The shocking find by the buyer of the unit, a woman who asked the Buck estate to allow her to remain anonymous, led the late author’s family to take possession of the find after paying the woman a small finder’s fee. The completed novel, “The Eternal Wonder,” apparently finished just before her 1973 death from cancer, was unknown to her family or to her publishers.
News that the Buck discovery turned up in Fort Worth, which was not revealed at the outset, floored Arlington, Texas, librarian Laureen Jacobs.
“Fort Worth?” she said “I’ll be darned.”
Buck’s – presumably – final novel will be published in October, more than 80 years since her landmark work, “The Good Earth,” which shaped Western thinking about China. In a bow to the 21st century tastes, it will be come out as an e-book, as well.
Two manuscripts, one handwritten and the other typed, have passed muster with Buck experts that it is, indeed, her work. The book is described as a coming-of-age tale of a young man who ends up on patrol in the Korean demilitarized zone and in his travels finds love and romance.
“It’s a novel that encompasses some of Buck’s common themes: intercultural relationships, travel, China; Asia in general,” said Michael Carlisle, a partner at Inkwell and literary agent who represents the Buck estate. “This is a very, very exciting moment for anybody who loves the oeuvre of Pearl Buck.”
Buck was a daughter of missionaries and lived in China for many years. She is best known for “The Good Earth,” which won a Pulitzer Prize in 1931 and has been a staple of high school reading lists and, more recently, a selection of Oprah’s Book Club.
She also won the Nobel Prize for literature in 1938 for “her rich and truly epic descriptions of peasant life in China and for her biographical masterpieces” according to the Nobelprize.org website.
“It is truly incredible to have a new novel by one of only two American women to win both the Nobel and Pulitzer prizes,” said publisher Tina Pohlman.
Author Toni Morrison also won both prizes.
But the mystery remains: how did the manuscript of the prolific Buck, who wrote more than 100 books, including 43 novels, find its way to Fort Worth, and the inside of a storage locker?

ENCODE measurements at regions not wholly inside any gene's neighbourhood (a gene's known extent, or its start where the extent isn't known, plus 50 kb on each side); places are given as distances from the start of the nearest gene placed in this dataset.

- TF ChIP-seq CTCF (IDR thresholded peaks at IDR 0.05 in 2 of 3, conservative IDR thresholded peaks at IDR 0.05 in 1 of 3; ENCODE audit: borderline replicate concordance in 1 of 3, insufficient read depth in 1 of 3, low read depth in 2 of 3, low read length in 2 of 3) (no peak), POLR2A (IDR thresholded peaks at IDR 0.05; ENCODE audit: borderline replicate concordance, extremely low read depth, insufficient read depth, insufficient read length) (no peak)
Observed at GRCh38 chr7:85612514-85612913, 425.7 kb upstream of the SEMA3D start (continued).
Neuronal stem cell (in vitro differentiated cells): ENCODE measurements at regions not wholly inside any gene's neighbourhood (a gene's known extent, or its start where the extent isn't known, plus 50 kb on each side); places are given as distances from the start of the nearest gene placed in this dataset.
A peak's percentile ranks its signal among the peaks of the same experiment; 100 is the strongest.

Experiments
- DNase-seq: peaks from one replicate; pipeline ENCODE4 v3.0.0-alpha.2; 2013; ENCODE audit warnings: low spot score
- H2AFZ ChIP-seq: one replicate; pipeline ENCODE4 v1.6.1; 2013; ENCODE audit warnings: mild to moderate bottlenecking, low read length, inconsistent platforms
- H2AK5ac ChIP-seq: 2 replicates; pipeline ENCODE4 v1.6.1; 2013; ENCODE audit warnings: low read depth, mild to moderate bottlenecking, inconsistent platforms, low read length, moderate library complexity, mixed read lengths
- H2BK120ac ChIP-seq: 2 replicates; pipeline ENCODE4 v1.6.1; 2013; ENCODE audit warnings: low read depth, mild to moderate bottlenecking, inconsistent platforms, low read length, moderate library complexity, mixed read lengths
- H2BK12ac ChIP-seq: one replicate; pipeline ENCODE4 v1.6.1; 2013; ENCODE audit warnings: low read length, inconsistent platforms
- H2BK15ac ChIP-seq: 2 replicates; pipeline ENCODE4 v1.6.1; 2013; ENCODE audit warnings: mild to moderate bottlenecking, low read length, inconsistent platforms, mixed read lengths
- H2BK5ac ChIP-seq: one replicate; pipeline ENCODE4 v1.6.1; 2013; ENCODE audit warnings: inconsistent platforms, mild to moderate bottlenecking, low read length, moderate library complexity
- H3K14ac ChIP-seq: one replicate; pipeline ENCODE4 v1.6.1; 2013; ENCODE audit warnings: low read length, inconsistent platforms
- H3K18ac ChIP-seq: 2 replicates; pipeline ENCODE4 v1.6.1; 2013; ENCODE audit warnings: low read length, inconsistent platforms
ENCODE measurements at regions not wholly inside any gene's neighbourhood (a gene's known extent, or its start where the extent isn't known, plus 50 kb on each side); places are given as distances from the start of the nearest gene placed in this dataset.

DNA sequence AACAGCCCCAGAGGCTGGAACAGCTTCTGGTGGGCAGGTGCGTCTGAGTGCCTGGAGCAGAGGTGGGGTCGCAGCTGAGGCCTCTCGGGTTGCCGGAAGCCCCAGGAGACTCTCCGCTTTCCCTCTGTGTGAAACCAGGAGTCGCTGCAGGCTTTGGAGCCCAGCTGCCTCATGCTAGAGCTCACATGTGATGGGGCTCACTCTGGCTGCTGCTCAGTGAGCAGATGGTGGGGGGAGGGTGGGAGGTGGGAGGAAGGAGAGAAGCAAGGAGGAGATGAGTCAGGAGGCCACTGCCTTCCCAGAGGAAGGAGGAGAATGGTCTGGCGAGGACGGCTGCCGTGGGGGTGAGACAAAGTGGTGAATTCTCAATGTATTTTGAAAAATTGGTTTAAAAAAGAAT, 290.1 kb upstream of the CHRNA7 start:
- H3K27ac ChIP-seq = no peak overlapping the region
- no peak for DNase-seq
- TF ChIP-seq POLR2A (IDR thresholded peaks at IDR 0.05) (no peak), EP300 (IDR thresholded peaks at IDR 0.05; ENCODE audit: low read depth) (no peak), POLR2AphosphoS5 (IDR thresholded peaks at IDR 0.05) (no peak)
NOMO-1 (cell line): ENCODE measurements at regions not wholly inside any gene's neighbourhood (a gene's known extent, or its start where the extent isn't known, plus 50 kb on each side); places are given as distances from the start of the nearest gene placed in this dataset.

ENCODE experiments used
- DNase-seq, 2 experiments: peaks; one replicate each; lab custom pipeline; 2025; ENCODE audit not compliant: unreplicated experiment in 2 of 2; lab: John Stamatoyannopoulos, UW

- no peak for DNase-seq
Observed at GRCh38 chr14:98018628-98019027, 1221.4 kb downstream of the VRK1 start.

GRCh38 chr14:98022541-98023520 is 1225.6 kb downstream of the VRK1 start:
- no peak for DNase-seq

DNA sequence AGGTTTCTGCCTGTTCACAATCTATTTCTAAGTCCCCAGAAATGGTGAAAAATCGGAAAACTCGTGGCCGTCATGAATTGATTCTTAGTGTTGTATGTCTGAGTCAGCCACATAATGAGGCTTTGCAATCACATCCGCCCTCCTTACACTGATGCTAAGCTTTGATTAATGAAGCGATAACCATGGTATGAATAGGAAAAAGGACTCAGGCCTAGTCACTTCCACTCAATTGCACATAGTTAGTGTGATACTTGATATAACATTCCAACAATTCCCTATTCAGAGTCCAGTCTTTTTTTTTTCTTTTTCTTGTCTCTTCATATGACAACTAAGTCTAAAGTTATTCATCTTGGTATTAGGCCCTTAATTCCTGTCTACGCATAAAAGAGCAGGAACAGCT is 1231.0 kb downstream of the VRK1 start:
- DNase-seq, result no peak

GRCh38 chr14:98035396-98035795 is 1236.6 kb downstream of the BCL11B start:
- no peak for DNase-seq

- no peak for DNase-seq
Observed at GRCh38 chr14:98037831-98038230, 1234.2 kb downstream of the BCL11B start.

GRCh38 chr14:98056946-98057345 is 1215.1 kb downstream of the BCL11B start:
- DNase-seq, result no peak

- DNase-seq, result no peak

That’s “the exciting thing,” Carlisle said.
Buck’s son, Edgar Walsh, told NPR in a recent interview that he “had not known that my mother had written this in the last year or two of her life. And I certainly did not know that someone had spirited the manuscript out of a home in which she lived her last years in Vermont and had concealed it from me and the family for 40 years.
Walsh said he learned in December that a woman in Texas whose business was buying storage units behind in rent had purchased a unit in Fort Worth and discovered the manuscript. And she wanted to sell it.
“I’m grateful that the woman in Texas was careful and literate enough to realize what she had stumbled on,” he said. “I think the impact is enormous in terms of a writer who is read and studied and has a huge following.”
At National Self Storage in Fort Worth, manager Wayne Capson, who oversees 640 units, said he hadn’t heard about the Buck find, although “it’s quite possible.” He said that he held auctions about once a month after giving storage unit holders 90 days grace period.
Jacob Crozier, manager of Mike’s Auction House in Fort Worth, said of the literary find: “That’s cool.”
He said his business had a hidden treasure two years ago – a 6-foot, 800 pound Russian bronze statue of three men on horses which sold for $4,000, but could possibly be worth as much as $80,000.
As for Buck’s newly discovered novel, “If it’s by her and it’s real and it’s going to be published, that’s magnificent,” said former University of Texas-Arlington English professor Clayton Eichelberger, 88, who heard Buck lecture in 1941. “When something like that is discovered, that’s wonderful. She was a wonderful woman.”